Blavatsky Collected Writings Volume 4 Page 193


[The Theosophist, Vol. III, No. 12, September, 1882, p. 306]

[The author, B. R. Naidu, finds many contradictions among philosophers as to the causes of suffering and misery among men, and expresses his opinion that “this is a mystery to the most wise.” Referring to the doctrine of Karma, as given in the Puranas, he says: “We are also taught that we are reborn in the forms of irrational beings and sometimes even of inanimate objects.” H. P. B. comments:]


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We confess here our ignorance. What is the religion which teaches such an absurdity as rebirth in an “inanimate form”?

[The writer continues. “If so, we will have to trace the causes for all these variations from the very beginning of the so-called creation . . . it is an absurdity to say that there were human or any other beings before the world’s creation.”]

We do not believe in creation, or that the universe had ever a beginning. All changes form in it—itself was ever and will never pass. Those who understand what they read will find an explanation even in the Hindu Scriptures. Nor is there any absurdity to say that there were “beings” before the world’s creation, since our world is certainly not the only one of its kind in the vast universe.

[“The Vedantists and some others are of this opinion, that the so-called Deity is diffused in and out of the universe; or, in other words, the universe itself is God, and God is the universe.”]

Less learned than our correspondent—who strongly insisted to have the above questions published—we confess again our ignorance. None of the Vedantin sects, as far as we are acquainted with them, have ever taught that God was diffused “in and out of the universe,” or that he pervaded it beyond its limits. First of all, the Vedantists cannot believe in an extra-cosmic deity, since they teach that the universe is limitless and Parabrahm—infinite. We invite Vedantin Pandits to answer these assertions.

[If such is the case, what other thing is there which can be regarded as quite distinct from that which is all in all in things animate and inanimate that can do good or bad, so as to create according to its deed a Karma.”]

Nothing, of course. The universe is not only the outward garment, the Maya, or illusionary clothing of the deity—which, nevertheless is present, as we understand it, in every atom of it—but the deity itself: Parabrahm plus Maya or Iśvara.

[“The doctrine of Karma is quite current among most of the Pandits; and this is another puzzle for many.”]

It is not the absolute that creates Karma, but the finite and sentient being evoluted out of it, or the visible projection of a finite portion of this absolute. In other words,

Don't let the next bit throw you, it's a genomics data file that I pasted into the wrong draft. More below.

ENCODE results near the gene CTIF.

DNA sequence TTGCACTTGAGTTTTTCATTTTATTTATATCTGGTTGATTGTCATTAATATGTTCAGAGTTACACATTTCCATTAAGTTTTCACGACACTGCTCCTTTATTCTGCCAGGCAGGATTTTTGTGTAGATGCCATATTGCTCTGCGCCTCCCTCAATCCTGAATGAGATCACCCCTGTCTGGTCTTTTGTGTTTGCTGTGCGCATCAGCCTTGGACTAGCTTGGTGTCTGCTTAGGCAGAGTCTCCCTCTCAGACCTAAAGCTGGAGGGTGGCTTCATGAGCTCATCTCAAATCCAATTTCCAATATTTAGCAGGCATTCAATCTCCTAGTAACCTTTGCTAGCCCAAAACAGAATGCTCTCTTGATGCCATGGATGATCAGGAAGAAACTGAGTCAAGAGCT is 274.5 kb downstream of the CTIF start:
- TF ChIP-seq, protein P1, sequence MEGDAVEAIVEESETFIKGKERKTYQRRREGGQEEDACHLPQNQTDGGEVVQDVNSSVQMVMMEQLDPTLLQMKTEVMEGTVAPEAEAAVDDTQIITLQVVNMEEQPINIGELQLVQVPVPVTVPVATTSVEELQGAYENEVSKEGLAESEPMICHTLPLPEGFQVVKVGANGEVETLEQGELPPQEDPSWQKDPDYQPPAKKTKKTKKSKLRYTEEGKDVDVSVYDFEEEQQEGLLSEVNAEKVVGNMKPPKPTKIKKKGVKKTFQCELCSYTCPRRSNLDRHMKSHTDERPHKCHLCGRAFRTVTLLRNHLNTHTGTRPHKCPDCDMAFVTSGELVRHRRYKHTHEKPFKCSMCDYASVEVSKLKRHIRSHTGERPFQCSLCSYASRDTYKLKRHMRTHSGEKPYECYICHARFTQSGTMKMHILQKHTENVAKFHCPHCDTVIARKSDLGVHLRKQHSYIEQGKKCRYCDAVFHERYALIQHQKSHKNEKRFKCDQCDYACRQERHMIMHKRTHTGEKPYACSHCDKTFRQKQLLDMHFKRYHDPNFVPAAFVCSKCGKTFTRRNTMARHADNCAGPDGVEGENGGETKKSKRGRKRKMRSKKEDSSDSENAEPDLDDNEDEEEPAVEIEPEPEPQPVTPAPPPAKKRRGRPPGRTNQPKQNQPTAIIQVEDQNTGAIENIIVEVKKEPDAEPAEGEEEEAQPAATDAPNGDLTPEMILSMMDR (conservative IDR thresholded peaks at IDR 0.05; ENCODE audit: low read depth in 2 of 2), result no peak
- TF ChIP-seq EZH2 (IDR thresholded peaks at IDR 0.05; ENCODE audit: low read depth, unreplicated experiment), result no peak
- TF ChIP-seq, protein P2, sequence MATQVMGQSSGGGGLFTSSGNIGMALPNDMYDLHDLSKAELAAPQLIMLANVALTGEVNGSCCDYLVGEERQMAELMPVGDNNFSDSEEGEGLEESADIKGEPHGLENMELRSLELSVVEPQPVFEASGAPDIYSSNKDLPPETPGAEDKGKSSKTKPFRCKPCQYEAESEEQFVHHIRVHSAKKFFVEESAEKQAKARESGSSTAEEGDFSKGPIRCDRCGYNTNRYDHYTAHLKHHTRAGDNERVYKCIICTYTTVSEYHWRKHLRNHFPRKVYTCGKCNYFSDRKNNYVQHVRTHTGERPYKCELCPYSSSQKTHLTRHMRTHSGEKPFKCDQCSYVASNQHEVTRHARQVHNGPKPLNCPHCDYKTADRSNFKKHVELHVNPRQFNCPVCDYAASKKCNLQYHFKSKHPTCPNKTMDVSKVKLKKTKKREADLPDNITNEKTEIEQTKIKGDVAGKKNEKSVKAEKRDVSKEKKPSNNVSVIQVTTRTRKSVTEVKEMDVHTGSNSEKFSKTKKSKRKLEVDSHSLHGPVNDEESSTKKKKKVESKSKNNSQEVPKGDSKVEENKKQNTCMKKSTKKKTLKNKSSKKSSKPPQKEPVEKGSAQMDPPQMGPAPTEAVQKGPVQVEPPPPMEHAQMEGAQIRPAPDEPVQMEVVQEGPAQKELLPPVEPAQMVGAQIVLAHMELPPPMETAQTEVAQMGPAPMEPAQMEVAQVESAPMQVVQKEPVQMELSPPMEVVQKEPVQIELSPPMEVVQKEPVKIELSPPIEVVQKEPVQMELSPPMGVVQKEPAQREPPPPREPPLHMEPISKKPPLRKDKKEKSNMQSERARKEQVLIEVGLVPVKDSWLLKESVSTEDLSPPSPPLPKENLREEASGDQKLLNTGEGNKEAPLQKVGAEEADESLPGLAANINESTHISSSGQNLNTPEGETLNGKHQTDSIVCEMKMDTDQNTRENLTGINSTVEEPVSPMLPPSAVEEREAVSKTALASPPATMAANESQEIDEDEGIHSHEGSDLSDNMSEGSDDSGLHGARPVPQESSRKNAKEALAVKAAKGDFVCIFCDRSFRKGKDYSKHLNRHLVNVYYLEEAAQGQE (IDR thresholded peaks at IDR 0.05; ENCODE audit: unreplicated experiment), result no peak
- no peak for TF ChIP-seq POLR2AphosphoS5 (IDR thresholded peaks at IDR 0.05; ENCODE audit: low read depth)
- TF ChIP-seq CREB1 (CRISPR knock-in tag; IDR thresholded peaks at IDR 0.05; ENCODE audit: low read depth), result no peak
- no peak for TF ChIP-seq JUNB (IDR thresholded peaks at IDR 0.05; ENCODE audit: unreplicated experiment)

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it is man, or matter in its highest state of perfection on earth—matter plus Brahm or the absolute. If we are wrong we hope some learned Pandit will kindly correct us. Half-learned are not required.

[In connection with Karma, Naidu asks to be enlightened as to the mystery of the differences of treatment meted out to the animals and even to inanimate objects, and says: “Abandoned deserts and hilly places are for a time turned into populous cities with splendid palaces and temples, and then again abandoned and left to re-become deserts, forests and dunghills. What kind of good or bad actions these pieces of stones, etc., could have committed to be treated so differently by men. . . .”]

With our best wishes and desire to help our esteemed correspondent in his dire perplexity, we are utterly unable to understand what he is driving at. What have the “deserts” and “dunghills,” “palaces,” and “forests” to do with Karma, or the destiny of man except as necessary accessories? It is the eternal fitness or unfitness of things, we should say, that turns the desert into a city, and vice versa. If he objects to the idea that the deity is everywhere, i.e., omnipresent; and that, notwithstanding such a presence, men and things are not all alike honoured, happy, and miserable; then surely he cannot hope to receive an answer to such exhaustive a subject—the most abstruse and incomprehensible of puzzles for the philosophers of all and every age, namely, the origin of good and evil—in a few editorial lines? Let him study occult philosophy, and perhaps, he may be then satisfied. It is not the Puranas alone, when read in their dead-letter sense, that will yield nonsense. In the Bible we find the same incongruities. Jehovah curses the ground for the sake (sin) of Adam (Genesis, iii, 17) and the earth since then—suffers! And yet the Mosaic Bible yields out of its secret meaning the Kabala, the Occult Science of the Western Philosophers.

[“Moreover we are taught to regard the so-called God as all good, all wise, omnipresent, etc. If so, why should some men be poor; others sickly . . . etc.”]

The Western Kabalists call Devil “the God reversed,” Demon est Deus inversus. The Eastern occultists do better: they reject such a god altogether.